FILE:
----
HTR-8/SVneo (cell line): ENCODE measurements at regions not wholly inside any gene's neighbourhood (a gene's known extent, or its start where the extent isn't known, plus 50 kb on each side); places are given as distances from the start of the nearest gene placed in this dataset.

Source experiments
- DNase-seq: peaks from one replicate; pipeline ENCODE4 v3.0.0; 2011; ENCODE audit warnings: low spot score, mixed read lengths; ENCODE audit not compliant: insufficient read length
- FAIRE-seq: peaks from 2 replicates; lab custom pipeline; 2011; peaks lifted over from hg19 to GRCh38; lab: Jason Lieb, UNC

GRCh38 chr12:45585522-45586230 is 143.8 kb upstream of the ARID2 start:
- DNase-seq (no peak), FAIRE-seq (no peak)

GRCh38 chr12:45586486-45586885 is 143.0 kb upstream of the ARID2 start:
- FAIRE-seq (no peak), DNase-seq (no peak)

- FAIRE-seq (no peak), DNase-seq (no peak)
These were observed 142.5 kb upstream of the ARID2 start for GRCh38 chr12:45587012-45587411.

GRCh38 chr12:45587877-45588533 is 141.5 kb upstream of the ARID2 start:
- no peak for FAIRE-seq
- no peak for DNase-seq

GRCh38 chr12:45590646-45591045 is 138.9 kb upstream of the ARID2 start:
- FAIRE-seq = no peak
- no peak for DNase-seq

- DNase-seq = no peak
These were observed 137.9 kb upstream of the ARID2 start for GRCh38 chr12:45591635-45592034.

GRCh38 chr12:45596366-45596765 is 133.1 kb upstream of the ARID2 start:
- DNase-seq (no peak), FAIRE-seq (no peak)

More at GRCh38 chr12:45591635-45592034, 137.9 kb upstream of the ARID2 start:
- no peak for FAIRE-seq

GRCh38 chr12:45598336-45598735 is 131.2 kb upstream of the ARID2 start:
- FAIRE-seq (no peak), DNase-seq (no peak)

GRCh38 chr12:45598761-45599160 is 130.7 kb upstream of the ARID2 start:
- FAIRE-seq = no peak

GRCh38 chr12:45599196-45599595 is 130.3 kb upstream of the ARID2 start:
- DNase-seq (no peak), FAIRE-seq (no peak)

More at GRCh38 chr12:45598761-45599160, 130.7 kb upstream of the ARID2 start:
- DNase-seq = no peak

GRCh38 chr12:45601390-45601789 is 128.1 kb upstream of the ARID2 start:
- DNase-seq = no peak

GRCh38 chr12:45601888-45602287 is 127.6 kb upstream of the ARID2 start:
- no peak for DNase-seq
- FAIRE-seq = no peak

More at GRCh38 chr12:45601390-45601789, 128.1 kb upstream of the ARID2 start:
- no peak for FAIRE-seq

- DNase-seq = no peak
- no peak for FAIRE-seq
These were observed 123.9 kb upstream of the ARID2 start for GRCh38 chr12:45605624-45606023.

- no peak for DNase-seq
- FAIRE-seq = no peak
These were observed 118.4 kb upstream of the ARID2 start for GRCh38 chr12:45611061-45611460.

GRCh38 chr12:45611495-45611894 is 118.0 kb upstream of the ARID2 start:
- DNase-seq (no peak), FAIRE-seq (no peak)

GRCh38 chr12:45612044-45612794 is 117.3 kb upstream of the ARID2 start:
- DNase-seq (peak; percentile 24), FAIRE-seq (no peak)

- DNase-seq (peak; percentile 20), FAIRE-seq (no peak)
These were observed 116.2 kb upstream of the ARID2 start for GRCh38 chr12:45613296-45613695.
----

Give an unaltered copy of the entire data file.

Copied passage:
HTR-8/SVneo (cell line): ENCODE measurements at regions not wholly inside any gene's neighbourhood (a gene's known extent, or its start where the extent isn't known, plus 50 kb on each side); places are given as distances from the start of the nearest gene placed in this dataset.

Source experiments
- DNase-seq: peaks from one replicate; pipeline ENCODE4 v3.0.0; 2011; ENCODE audit warnings: low spot score, mixed read lengths; ENCODE audit not compliant: insufficient read length
- FAIRE-seq: peaks from 2 replicates; lab custom pipeline; 2011; peaks lifted over from hg19 to GRCh38; lab: Jason Lieb, UNC

GRCh38 chr12:45585522-45586230 is 143.8 kb upstream of the ARID2 start:
- DNase-seq (no peak), FAIRE-seq (no peak)

GRCh38 chr12:45586486-45586885 is 143.0 kb upstream of the ARID2 start:
- FAIRE-seq (no peak), DNase-seq (no peak)

- FAIRE-seq (no peak), DNase-seq (no peak)
These were observed 142.5 kb upstream of the ARID2 start for GRCh38 chr12:45587012-45587411.

GRCh38 chr12:45587877-45588533 is 141.5 kb upstream of the ARID2 start:
- no peak for FAIRE-seq
- no peak for DNase-seq

GRCh38 chr12:45590646-45591045 is 138.9 kb upstream of the ARID2 start:
- FAIRE-seq = no peak
- no peak for DNase-seq

- DNase-seq = no peak
These were observed 137.9 kb upstream of the ARID2 start for GRCh38 chr12:45591635-45592034.

GRCh38 chr12:45596366-45596765 is 133.1 kb upstream of the ARID2 start:
- DNase-seq (no peak), FAIRE-seq (no peak)

More at GRCh38 chr12:45591635-45592034, 137.9 kb upstream of the ARID2 start:
- no peak for FAIRE-seq

GRCh38 chr12:45598336-45598735 is 131.2 kb upstream of the ARID2 start:
- FAIRE-seq (no peak), DNase-seq (no peak)

GRCh38 chr12:45598761-45599160 is 130.7 kb upstream of the ARID2 start:
- FAIRE-seq = no peak

GRCh38 chr12:45599196-45599595 is 130.3 kb upstream of the ARID2 start:
- DNase-seq (no peak), FAIRE-seq (no peak)

More at GRCh38 chr12:45598761-45599160, 130.7 kb upstream of the ARID2 start:
- DNase-seq = no peak

GRCh38 chr12:45601390-45601789 is 128.1 kb upstream of the ARID2 start:
- DNase-seq = no peak

GRCh38 chr12:45601888-45602287 is 127.6 kb upstream of the ARID2 start:
- no peak for DNase-seq
- FAIRE-seq = no peak

More at GRCh38 chr12:45601390-45601789, 128.1 kb upstream of the ARID2 start:
- no peak for FAIRE-seq

- DNase-seq = no peak
- no peak for FAIRE-seq
These were observed 123.9 kb upstream of the ARID2 start for GRCh38 chr12:45605624-45606023.

- no peak for DNase-seq
- FAIRE-seq = no peak
These were observed 118.4 kb upstream of the ARID2 start for GRCh38 chr12:45611061-45611460.

GRCh38 chr12:45611495-45611894 is 118.0 kb upstream of the ARID2 start:
- DNase-seq (no peak), FAIRE-seq (no peak)

GRCh38 chr12:45612044-45612794 is 117.3 kb upstream of the ARID2 start:
- DNase-seq (peak; percentile 24), FAIRE-seq (no peak)

- DNase-seq (peak; percentile 20), FAIRE-seq (no peak)
These were observed 116.2 kb upstream of the ARID2 start for GRCh38 chr12:45613296-45613695.